These days, the mention of any healthy food comes with the suffix “free”. I mean sugar-free, fat-free, caffeine-free, pesticide-free, cholesterol-free and so on. Now, the latest in the line is the gluten-free diet. With all the information floating around from apparently credible sources, it must be great, right?
If you are thinking of going gluten-free, take an informed decision. What’s good for one person may not work the same way for another.
The latest consensus on gluten is: it is bad for your health. So if you want to go gluten-free, and include your kids, how do you do it?
Let’s explore the facts around gluten
Gluten is present in barley, rye and wheat. It is a protein extract that flavors soups, adds protein to breakfast cereals, gives our bread that chewy texture and thickens that ketchup. In fact, a number of foods have gluten.
When someone is sensitive or intolerant to gluten, it can cause digestive distresses, but it does not affect the small intestine. However, celiac disease does. Celiac disease occurs when gluten triggers an immune response that can damage the small intestine, preventing it from taking in nutrients from food. Celiac can also slow the growth of children by weakening their bones.
Not an easy one, that! Gluten is hidden in fast-food, processed gravy, salad dressings, licorice and even lipstick. Soy
sauce is loaded with it, which is used heavily with stir-fried foods, chicken fingers, egg rolls, processed fries, and school lunches . . . not to mention the food served at birthday parties: sub sandwiches, pizza, cookies and birthday cake.
If you have preteens at home, the college years are really tough in terms of going gluten-free. This age group is out with their friends and obviously don’t want to make a issue about it and risk feeling embarrassed. In fact, they may even prefer to eat a gluten included product simply because it looks and smells good . . . even though it is risky.
But sometimes a person can have their gluten-free cake and eat it too, without the accompanying serious issues. Luckily, today, a number of gluten-free options are available and increasingly so, as more and more food manufacturers, bakeries, restaurants and grocery stores are getting on to the gluten-free bandwagon.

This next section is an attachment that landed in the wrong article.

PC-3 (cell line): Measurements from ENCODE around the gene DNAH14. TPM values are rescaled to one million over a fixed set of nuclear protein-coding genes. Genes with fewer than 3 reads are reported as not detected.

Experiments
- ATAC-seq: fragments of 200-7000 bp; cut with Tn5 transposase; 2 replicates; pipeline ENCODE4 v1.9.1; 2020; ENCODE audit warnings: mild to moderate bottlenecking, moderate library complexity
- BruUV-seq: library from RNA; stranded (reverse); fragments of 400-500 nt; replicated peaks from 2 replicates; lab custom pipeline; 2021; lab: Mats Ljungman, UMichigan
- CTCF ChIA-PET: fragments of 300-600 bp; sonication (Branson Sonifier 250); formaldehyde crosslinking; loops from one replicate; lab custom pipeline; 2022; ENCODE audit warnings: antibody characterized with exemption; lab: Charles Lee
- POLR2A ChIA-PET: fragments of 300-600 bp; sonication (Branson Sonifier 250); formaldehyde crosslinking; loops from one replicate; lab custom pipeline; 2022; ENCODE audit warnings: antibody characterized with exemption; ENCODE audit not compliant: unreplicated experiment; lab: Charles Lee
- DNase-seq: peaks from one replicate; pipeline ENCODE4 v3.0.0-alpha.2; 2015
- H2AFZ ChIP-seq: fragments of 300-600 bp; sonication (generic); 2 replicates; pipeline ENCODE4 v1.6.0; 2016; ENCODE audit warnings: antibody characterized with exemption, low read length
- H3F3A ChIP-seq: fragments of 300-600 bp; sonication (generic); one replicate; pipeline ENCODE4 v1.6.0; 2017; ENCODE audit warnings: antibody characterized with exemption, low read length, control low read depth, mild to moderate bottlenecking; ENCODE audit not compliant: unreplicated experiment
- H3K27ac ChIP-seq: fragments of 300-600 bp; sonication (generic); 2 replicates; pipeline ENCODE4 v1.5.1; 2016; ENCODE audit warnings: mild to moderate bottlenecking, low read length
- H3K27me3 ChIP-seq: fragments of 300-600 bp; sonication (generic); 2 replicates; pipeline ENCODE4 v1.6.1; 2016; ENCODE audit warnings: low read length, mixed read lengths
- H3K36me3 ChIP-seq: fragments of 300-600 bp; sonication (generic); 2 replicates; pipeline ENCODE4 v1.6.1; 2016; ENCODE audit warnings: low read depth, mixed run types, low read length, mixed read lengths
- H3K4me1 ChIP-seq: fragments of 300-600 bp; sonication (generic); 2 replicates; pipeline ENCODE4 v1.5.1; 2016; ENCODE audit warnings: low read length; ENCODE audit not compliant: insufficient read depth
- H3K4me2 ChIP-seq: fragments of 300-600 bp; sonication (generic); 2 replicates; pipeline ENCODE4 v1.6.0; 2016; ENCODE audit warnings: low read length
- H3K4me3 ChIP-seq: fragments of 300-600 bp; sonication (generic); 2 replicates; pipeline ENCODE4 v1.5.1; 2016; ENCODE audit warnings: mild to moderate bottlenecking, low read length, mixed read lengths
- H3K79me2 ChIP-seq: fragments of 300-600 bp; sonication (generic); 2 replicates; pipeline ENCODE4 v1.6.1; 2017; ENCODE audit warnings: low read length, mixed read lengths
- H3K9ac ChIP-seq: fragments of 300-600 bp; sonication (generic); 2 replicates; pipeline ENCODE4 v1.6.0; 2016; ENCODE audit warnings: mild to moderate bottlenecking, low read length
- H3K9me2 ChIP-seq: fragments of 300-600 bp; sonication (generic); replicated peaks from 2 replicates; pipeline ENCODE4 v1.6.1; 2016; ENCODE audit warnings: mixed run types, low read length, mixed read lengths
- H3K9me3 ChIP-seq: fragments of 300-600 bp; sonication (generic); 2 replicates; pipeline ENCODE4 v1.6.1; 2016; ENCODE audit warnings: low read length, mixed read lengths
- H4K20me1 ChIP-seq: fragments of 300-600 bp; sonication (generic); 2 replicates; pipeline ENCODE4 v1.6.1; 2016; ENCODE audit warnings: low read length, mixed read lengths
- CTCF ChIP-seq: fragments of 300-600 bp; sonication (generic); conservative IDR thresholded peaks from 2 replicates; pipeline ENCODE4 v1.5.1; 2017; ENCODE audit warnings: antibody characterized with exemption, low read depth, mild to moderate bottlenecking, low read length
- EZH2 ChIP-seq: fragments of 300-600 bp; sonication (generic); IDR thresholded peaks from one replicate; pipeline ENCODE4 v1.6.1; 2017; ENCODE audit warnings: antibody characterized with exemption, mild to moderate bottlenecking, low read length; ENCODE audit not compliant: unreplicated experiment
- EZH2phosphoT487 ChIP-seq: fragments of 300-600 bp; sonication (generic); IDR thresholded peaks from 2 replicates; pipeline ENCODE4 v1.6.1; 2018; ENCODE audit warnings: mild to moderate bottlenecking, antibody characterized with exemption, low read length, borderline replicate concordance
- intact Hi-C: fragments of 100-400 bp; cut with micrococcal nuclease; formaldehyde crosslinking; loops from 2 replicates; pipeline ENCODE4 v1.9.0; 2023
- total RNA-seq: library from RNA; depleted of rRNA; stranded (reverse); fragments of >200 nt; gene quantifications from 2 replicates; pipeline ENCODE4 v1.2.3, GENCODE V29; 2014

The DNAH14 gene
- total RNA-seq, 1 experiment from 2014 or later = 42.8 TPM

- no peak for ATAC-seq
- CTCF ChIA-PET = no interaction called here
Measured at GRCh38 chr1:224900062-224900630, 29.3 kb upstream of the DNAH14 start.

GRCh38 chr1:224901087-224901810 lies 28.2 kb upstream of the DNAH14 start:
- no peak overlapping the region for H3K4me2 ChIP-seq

If you have celiac disease
However, in spite of all this, a small percentage of people who buy gluten-free products actually suffer from gluten intolerance or celiac disease. According to dietitians and health experts, adopting the gluten-free diet plan only with the goal of losing weight is not a good idea–mainly because for some people, this diet can end up being low in carbohydrates. While this is the only way some people can lose weight, at the end of the day, it all boils down to the individual’s diet and eating habits.
It is important to remember that gluten-free foods can result in weight loss as well as weight gain. Some gluten-free substitutes can be high in calories and carbs, for example, rice, pasta and amaranth. So actually, going gluten-free can result in eliminating nutritious foods such as whole grains that add fiber, vitamins, iron and zinc to one’s diet.
So, before considering a gluten-free diet. . .
. . . it is crucial to consult with a medical professional and dietitian.
Gluten has a bad reputation, and is being blamed for everything from eczema to autism. Some parents opt for a gluten-free diet for their children, in the hope that it will eliminate or minimize the symptoms of autism or ADHD (attention deficit hyperactivity disorder). There’s also some positive anecdotal evidence, but the research results are mixed and there’s no conclusive evidence.
Pediatricians do not support or advise patients to go gluten-free unless it is medically necessary and cannot be avoided. The basis for this is: when children eat a limited number of foods–common in autism, it can be harmful. It limits the number of foods the child can eat and can result in nutrient deficit.
So, for anyone considering a gluten-free diet, the first step is consulting a doctor. Celiac disease often goes undiagnosed and can get worse over one’s lifetime. The symptoms can manifest as mild to severe. Unless one is screened for celiac, don’t even think about starting any kind of diet, much less a gluten-free diet.
Celiac disease is a serious autoimmune disorder that can occur in genetically predisposed people where the ingestion of gluten leads to damage in the small intestine. It is estimated to affect 1 in 100 people worldwide. Two and one-half million Americans are undiagnosed and are at risk for long-term health complications.